Vicodin Withdrawal and Detox
Vicodin is a prescription pain medication that is used for the temporary relief of moderate to severe pain following surgery or a traumatic injury. Vicodin is highly addictive. Individuals may become dependent on Vicodin, even when it’s taken as prescribed. Vicodin withdrawal can occur even after a person has been taking Vicodin for as few as five days.
Vicodin works by stimulating opioid receptors in the brain that suppress the sensation of pain. When a person misuses Vicodin, the brain gets used to Vicodin stimulating those receptors. It may become reliant on Vicodin to function normally. When a person stops using Vicodin, the brain will need to re-adjust to the absence of Vicodin and withdrawal symptoms can occur. When withdrawal symptoms occur, the process of detoxification, or Vicodin detox, can help the person function normally without the drug in their system.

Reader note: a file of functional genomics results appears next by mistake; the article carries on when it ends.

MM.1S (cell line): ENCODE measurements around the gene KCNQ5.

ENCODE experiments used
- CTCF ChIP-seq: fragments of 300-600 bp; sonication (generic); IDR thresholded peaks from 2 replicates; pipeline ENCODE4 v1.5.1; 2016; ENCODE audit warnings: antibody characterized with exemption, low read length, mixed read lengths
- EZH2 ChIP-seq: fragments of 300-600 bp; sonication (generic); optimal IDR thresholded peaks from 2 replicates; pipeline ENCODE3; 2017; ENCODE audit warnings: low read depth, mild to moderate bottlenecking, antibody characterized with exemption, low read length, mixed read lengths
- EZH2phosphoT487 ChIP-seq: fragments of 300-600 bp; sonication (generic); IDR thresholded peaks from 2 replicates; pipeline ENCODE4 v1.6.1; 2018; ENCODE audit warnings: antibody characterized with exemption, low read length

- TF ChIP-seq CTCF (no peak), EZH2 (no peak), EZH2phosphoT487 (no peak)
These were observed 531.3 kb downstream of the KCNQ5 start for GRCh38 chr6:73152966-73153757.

Symptoms of Vicodin Withdrawal
If a person has been using Vicodin for a long time, when the drug leaves their system, they may experience withdrawal symptoms that are painful and difficult to deal with. The severity of withdrawal symptoms is impacted by how long a person has used Vicodin and how dependent they are on the drug. Specific symptoms vary from person to person, but the side effects of Vicodin withdrawal include physical and psychological symptoms.
Physical symptoms include:
- Diarrhea or abdominal cramping